I’m very organized. But unfortunately, not in the traditional sense. Or in the visual sense.

I know where everything is, and I almost never lose anything. But unfortunately for the people who live with me, I maintain what I refer to as my “visual to-do list.” Which is another word for “piles of papers and other assorted stuff on the kitchen island.” Which isn’t a good thing.


And with the advent of shows like Hoarders, I really fear that it’s a slippery slope for that pile of papers to devolve into a rotting feline corpse (if you’ve ever seen any of these shows, you’ll know precisely what I mean.)

I’ve tried lots of things – baskets, folders, drawers.  My husband thinks that I can solve the problem by putting our lovely fruit bowl on the island, rather than the kitchen counter.  I guess his logic is that the beauty of the bowl and the fruit will dazzle me, so that I’ll say to myself “Wow, this fruit looks so pretty! I shouldn’t take away from its loveliness by piling papers anywhere near it! Allow me to take the time to find the perfect spot for this field trip permission slip!”

Except that unfortunately, I’m smarter than that.  Or messier.  Not sure which.

I’ve recently considered hiring a professional organizer.  Not the kind that’s going to help me put my shirts on nice, velvety color-coordinated hangers, or show me the proper way to store tupperware.  I’ve got that covered.

But I could use a little help figuring out where to keep those stinking permission sips.



We’ve belonged to our town pool for about 10 years.  We got a membership when Matthew was a toddler, and have renewed it every year, sometimes just because if you let your membership lapse, you’re required to get into a line at some ungodly hour of the morning on a day in April, without any guarantee that there will even be space available.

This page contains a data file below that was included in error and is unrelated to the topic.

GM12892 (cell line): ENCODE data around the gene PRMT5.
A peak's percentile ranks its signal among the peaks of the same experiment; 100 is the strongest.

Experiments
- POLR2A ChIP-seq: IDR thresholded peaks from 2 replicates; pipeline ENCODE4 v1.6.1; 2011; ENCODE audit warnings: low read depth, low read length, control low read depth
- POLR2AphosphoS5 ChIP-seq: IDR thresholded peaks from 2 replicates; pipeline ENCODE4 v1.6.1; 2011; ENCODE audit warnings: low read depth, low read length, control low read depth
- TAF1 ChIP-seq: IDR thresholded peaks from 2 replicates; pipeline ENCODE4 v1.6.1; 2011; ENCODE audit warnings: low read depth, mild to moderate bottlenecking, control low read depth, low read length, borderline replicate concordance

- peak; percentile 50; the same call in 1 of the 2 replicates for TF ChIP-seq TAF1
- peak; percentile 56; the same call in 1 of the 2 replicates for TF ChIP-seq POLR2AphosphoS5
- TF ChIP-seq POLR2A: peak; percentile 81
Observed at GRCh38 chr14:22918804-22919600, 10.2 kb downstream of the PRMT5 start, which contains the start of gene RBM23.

And after all these years, I realized today, that it took THIS long for the pool membership to pay off in terms of having any relaxation benefits for me.  With my kids at 8 and 12, they now have both the maturity and swim skills that I can turn my head and have a conversation for a few minutes without fearing that they will drown, or being distracted by “Mommy? Look at this! Mommy?! I have to go to the bathroom! I’m hungry! I’m cold!”  Now they can take themselves to the bathroom, let me know when their lips start turning blue, and saying no to the snack bar no longer puts me on the business end of an embarrassing tantrum.


I put in a lot of years in the pool’s kiddie section (or what we all now call the pee-pee pool), praying that my kid would never be the one who shut it down by taking a dump in a foot of overchlorinated water.  I’ve scooped other people’s kids out of the water, pulled floating Hello Kitty bandaids out of my kids’ plastic buckets, and spent hours worrying that my kids would come down with some vile disease by swallowing pool water.

I now have two kids who can swim.  Lots of their friends belong to the pool, so if they haven’t brought a friend with them, there’s a good chance they’re going to find someone to hang out with.

Now if only there was someone to bring me a nice cocktail.